From Professor Gene Wengert, forum technical advisor:
Wood is treated under pressure and vacuum with a variety of chemicals that are insecticides and fungicides. Such wood is called pressure treated wood. In past years, almost all PT wood had a green color from the copper used; the treatment chemical was called CCA. Political pressure and poor technical information stopped widespread use of this chemical a few years ago. Your local home store or lumberyard is now selling lumber treated with amine copper quat (ACQ) and copper azone (CA). CCA is still being used in certain marine and industrial applications since it is still the best preservative available at the present time.
• The sawdust from PT pressure-treated wood is an irritant to the nose, eyes, and skin. Use of a dust mask and eye protection is highly recommended. Avoid contact with the skin as much as possible. Wash hands before eating. Wash clothes after use.
• Try to collect as much of the sawdust as possible for disposal. Do your cutting in one specified location, and lay a heavy disposable plastic tarp under the sawing area. Use of a tarp is especially valuable if you must cut in an area that you cannot easily sweep, such as a lawn. Do not allow dust to get into the soil where children may play, etc.
• Pressure-treated wood should not be burned under any circumstances. The fumes can be toxic and the ash is very toxic.
• Do not use pressure-treated wood for making cutting boards, or for any food preparation surface. Picnic tables made of pressure-treated wood are fine to use for the purpose they were intended... to serve food on (or play cards on), not to prepare food on! But can you count on this?
• Pressure-treated wood is intended for outdoor use and a few situations (such as sill plates) in home construction.
• Predrill any nail or screw holes within an inch of the end of the board.
• Use screws, nails, joist hangers, etc. that are galvanized (or stainless) and designed for pressure-treated wood.
• Do not allow ACQ treated wood to contact aluminum.
• Do not allow any space between boards when laying in a deck floor.
In 1983 two workers building picnic tables for the forestry service found out what working with this wood can do. One lost seven pints of blood and the other had many symptoms, which left them unable to work for many months.
A man building a CCA dock became partially paralyzed after working with the wood. He recovered, but not fully and received a large settlement from the company involved.
A woman claims to have lost two fingers on her hand from CCA wood splinters. Naturally, what we really have to do is find someone who also lost two fingers to splinters that was not exposed to CCA wood to prove that it was indeed CCA that caused the problem, if indeed this story is actually true.
It is very hard to prove "cause and effect" in these cases, but jury emotions can really be important instead of relying on the facts. In one case they talk about their deck being made of CCA treated jack spruce... That is a new species to me and I did not find that on the Internet either. Many of these reports have other errors, but they all seem to have the idea that it is a severe illness with many symptoms and tremendous losses. None had mild problems. We each have to be the judge of what is truth in these cases.
Comment from contributor A:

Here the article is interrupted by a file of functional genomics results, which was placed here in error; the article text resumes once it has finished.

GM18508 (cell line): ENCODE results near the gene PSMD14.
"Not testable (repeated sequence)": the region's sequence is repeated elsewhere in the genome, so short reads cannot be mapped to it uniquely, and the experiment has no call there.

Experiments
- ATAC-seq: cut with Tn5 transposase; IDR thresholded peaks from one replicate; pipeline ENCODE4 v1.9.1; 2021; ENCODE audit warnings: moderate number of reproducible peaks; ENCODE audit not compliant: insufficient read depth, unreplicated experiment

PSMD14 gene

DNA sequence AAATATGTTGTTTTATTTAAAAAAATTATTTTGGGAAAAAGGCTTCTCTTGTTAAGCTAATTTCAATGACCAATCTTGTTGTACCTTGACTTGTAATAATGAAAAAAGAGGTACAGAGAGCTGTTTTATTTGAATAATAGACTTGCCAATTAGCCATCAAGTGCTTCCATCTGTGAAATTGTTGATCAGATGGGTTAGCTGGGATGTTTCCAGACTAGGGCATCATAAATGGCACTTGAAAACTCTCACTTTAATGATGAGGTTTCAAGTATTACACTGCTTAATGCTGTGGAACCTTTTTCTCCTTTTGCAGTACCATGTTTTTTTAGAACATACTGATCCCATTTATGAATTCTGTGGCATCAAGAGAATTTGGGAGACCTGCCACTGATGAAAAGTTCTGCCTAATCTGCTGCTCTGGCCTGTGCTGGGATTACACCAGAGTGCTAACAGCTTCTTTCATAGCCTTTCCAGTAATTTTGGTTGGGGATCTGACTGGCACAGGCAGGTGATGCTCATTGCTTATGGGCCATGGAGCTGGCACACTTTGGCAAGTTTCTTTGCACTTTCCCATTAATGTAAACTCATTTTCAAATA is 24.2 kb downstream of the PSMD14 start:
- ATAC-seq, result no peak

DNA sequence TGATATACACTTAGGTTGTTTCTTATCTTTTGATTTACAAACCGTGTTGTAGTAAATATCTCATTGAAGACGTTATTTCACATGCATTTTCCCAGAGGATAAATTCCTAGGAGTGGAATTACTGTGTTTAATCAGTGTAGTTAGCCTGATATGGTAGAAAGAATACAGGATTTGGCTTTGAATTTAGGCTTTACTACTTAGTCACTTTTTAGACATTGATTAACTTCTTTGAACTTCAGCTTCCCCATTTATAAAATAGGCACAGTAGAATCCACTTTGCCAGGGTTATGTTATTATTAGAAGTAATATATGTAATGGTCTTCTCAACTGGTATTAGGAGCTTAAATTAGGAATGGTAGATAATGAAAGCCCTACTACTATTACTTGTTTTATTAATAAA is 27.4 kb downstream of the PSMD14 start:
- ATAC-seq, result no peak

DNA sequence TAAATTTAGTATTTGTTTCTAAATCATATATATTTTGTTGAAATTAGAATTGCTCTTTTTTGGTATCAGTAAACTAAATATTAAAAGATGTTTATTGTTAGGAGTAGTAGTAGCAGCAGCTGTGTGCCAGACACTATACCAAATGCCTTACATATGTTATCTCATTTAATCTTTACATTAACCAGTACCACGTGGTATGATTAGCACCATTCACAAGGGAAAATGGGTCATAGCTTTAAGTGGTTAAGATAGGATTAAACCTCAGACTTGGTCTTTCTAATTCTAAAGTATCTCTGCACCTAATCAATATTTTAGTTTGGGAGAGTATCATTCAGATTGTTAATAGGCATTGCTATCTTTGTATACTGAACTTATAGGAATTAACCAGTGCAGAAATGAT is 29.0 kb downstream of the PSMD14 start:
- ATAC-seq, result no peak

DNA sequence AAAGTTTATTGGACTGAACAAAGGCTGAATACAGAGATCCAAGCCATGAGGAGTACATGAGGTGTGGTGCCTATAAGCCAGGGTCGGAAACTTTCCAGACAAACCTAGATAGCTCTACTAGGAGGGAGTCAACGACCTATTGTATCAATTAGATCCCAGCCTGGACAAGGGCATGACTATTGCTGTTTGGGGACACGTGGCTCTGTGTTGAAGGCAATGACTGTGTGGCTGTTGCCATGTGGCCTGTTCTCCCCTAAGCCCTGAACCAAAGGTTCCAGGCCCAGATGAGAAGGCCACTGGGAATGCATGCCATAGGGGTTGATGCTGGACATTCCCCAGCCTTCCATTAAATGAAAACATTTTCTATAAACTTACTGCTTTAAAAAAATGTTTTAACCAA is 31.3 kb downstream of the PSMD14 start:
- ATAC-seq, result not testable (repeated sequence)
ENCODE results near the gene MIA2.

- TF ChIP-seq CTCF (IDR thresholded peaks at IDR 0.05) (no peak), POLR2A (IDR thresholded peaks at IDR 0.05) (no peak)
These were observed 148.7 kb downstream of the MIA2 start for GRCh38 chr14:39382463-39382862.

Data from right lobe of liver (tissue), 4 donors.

There are some comments I would like to touch upon. The concept of burying PT lumber and it not rotting is a slight misnomer. The comment below regarding the use categories of Above Ground and Ground Contact doesn't seem to me to do a good enough job explaining this. PT that is buried should be treated to a minimum rating of Ground Contact, and if in areas where it is a critical structural member, like poles in pole barns or piling in marine use, should be treated to Severe Service Ground Contact. Generally, the Above Ground application has run into issues of misuse, and is generally being done away with. The newest chemical, which is a Micronized Copper product, is actually fine for indoor or outdoor use. This MCA treated wood utilizes a copper and azole for its chemicals. Both are utilized in many other forms for human contact. Copper is used in cookware and plumbing, and azoles in fungal infections both inside and outside the body. The MCA can be used in picnic tables and garden beds without concern. This newest chemical MCA can be placed into contact with Aluminum in residential situations. CCA contains Arsenic in the form of Arsenate, and in the chemical change that happens during the burning process, produces Arsenite, which is when the large hazard exists with CCA exposure, and you will not find CCA approved for residential use anymore. Farm fencing and marine use, however, still being used. With this being said, still don't burn PT wood, the newer chemicals may be safer, but there is no guarantee your deck wasn't resurfaced and still contains CCA as part of the joists or support timbers or that the current chemicals won't be found to be harmful during the burning process. Splinters - there is nothing more irritating to me than to hear someone complain that a splinter from PT caused an infection, especially the newer chemicals. The chemicals used are in many ways, antibiotic by nature. Chances are, the splinter pushed in dirt and grime (microbes) on your hand to inside your hand. Additionally, any foreign body like a splinter is going to cause a systemic reaction, and your body is going to react - whether this be PT or wood or metal. The PT splinter might actually be safer as it will have at least helped to kill the microbes that were introduced by the splinter. At the end of the day, pull it out, clean it well, and keep an eye open for infection. Lesson - wear the proper PPE when handling any sort of building material - like gloves, glasses, and mask where appropriate. Happy building!